Getting Around in Nicaragua: Finding My Way in the Country with No Addresses

getting around in Nicaragua Living in Nicaragua: Returning to Esteli

foreign-correspondent badge finalI arrived at the airport in Nicaragua’s capital city of Managua eight months ago at about 6 p.m. on a Thursday.

The organization I am working with had given me a file to print out with all necessary emergency contact information and the address of the hotel I would be staying at for the next week. Outside the Managua airport, I saw the yellow polo shirt uniform of the taxi company they had suggested I use. So after negotiating the 200 Cordoba price, I hopped into one.

“Where are you going?” the driver asked me.

“La Posadadita,” I answered, rummaging through the papers to find the address, “the address is…” I trailed off, looking at the paper. Something was wrong. There was the name of a hotel, but no street names, no house numbers, nothing. Just some sort of vague description: “3 streets east of the old memorial hospital, 1.5 blocks north across from the optometrist Dr. Maria.”

Getting to different Nicaraguan cities is no easy feat in itself.

getting around in Nicaragua
Sarah in Nicaragua

I checked my papers again, searching a bit more frantically now. The address had to be somewhere. The taxi driver took the paper from my hand.

“Oh, okay, I know where that is,” and within seconds we were off, hurtling through the humid and hot air of Nicaragua’s capital city.

Travel in Nicaragua is primarily accomplished with buses and collective taxis, as well as the occasional ferry or panga (speed boat) thrown in.

Getting to different Nicaraguan cities is no easy feat in itself. First you have to figure out which of the five different bus terminals in the city your bus departs from. Then you have to figure out the difference between express buses and ruteadas (chicken buses), as well as find out where in the chaotically structured bus terminal you are supposed to get your ticket from and to whom you are supposed to pay.

Then you have to actually find your bus amid broken Spanish, taxi drivers hustling you, erratic bus departure times, and often 35-plus degree weather. However, once you are finally in your destination city, getting to where you want to be going presents you with yet another challenge: finding the address.

Even if you see a street name, it is highly unlikely that anybody else will know it. Addresses here are based on this sort of collective memory of important places.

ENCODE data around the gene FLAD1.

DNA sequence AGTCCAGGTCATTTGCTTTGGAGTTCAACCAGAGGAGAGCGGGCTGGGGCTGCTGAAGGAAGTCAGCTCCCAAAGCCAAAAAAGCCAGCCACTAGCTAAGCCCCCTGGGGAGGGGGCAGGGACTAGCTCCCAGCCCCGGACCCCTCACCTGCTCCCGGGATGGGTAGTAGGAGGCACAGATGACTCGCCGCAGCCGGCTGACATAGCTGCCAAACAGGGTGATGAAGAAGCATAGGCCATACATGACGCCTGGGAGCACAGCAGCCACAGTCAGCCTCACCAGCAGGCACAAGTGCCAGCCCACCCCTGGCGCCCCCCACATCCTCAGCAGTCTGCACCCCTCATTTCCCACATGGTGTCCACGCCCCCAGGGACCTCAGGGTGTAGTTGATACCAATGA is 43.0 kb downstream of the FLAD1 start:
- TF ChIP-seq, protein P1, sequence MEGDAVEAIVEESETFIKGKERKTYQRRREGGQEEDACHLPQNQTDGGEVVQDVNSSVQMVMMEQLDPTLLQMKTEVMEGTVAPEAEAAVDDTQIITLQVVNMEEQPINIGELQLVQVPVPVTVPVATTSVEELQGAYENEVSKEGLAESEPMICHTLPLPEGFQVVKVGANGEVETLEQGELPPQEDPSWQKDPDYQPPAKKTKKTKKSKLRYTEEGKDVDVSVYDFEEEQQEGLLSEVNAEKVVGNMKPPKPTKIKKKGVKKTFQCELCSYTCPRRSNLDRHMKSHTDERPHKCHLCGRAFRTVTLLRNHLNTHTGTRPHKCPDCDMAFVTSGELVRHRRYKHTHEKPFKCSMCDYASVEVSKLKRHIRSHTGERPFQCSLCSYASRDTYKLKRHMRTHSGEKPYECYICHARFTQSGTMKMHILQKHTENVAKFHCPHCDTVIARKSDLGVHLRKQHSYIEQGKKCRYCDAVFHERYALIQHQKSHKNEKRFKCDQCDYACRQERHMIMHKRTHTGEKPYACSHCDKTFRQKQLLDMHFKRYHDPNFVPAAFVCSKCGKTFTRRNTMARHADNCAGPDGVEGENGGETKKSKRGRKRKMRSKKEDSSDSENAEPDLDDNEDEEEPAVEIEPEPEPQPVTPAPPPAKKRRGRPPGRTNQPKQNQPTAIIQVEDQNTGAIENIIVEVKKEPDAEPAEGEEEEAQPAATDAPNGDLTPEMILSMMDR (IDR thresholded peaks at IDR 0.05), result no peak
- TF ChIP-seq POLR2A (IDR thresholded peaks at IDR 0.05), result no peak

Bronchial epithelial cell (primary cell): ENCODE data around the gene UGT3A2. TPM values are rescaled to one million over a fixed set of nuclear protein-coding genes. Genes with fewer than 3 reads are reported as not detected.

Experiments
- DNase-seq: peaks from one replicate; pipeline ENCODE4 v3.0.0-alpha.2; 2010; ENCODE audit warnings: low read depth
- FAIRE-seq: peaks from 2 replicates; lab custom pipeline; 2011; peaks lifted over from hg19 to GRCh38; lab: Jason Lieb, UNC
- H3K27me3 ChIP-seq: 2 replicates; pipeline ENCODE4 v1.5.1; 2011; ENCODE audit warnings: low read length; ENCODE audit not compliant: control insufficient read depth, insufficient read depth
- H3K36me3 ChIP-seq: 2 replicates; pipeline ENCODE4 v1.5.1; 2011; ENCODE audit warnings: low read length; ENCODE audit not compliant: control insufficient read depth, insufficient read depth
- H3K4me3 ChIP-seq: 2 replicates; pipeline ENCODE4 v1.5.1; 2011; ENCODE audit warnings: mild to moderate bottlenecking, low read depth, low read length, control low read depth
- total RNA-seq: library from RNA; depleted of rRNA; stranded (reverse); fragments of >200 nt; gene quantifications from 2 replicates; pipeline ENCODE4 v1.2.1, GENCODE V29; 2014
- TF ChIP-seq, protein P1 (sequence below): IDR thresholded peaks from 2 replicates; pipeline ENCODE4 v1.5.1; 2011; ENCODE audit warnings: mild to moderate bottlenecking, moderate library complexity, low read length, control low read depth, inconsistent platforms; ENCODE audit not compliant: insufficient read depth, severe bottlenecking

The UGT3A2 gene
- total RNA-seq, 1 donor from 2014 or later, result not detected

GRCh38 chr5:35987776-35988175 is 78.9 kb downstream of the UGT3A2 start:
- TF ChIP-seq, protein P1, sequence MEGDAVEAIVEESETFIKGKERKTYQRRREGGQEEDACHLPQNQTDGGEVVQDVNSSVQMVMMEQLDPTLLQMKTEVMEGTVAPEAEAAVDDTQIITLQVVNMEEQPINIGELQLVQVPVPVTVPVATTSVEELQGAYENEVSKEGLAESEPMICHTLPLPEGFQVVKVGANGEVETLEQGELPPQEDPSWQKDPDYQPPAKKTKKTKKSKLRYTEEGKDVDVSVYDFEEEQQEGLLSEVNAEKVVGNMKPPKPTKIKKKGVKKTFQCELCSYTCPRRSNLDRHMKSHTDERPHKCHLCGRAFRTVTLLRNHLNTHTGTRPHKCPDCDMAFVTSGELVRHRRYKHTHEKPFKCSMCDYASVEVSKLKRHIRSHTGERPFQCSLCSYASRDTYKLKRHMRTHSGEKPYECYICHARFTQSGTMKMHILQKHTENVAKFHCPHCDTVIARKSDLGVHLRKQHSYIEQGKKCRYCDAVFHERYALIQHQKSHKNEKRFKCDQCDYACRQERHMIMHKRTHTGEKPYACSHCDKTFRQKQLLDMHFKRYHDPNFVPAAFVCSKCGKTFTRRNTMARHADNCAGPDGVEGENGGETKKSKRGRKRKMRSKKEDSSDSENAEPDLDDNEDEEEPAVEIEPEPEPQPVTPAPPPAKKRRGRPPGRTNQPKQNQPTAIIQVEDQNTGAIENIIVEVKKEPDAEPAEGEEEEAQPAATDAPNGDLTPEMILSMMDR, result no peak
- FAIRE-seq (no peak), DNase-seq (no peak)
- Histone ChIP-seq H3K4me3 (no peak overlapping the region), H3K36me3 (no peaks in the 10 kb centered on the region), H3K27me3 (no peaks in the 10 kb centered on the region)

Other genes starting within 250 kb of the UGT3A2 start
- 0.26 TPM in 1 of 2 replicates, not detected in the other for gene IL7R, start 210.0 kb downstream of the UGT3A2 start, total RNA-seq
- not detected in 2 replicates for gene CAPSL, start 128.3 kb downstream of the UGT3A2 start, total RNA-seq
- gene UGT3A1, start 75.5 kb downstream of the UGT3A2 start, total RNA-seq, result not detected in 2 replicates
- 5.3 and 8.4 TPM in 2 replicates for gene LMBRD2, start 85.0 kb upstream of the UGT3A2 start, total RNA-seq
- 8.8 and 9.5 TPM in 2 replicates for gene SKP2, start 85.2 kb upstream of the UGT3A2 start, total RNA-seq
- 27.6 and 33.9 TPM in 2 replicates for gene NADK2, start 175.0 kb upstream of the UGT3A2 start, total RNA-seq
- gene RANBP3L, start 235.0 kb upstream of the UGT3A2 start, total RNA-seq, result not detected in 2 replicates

If you look at a map of any city in Nicaragua, except for the old historic centers, you will notice one thing. Or, perhaps better said, you will notice the absence of something. Street names. Even if you see a street name, it is highly unlikely that anybody else will know it. Addresses here are based on this sort of collective memory of important places. I say memory intentionally because many times people don’t use the current landmarks, but rather historical landmarks such as the old memorial hospital in Managua, which actually now doesn’t exist beyond a pile of ruble and stones. Yet somehow everyone knows where it is, even the 5-year-old kid at the hotel who was born long after it collapsed.

Confusing, right?

Getting around in Nicaragua is actually surprisingly easy once you get the hang of it. Now having lived here for eight months, I have completely changed the way I view maps. I always start by noting where is north. Then I look for major landmarks: Is there a hospital nearby? A church? A park? A university? A central street?

Anything basically with a name works well. Then I note the closest landmark and count the number of blocks north, south, east, or west to get to my final destination. That also means that any one house can have multiple different addresses, depending on where you are coming from. It always helps to ask at the hotel or wherever you are going what the landmarks are. There will always be a general landmark for people who are not from that area (like a school or a church) and then a smaller landmark that everyone who lives in that area will know, which can be as specific as a restaurant, or as unspecific as a blue house with a large tree in front.

 

About Sarah Sax

Sarah SaxSarah Sax took her first trip from the US to New Zealand when she was 9 months old and has never quite stopped. She has lived in the US, New Zealand, India, Germany, Canada and is currently residing in Nicaragua where she works for CUSO International, researching food and nutrition security. She is fascinated by the similarities and differences of the various places she has visited and nothing lifts her soul quite as much as the view of an open road in front of her. Follow her adventures on her blog.

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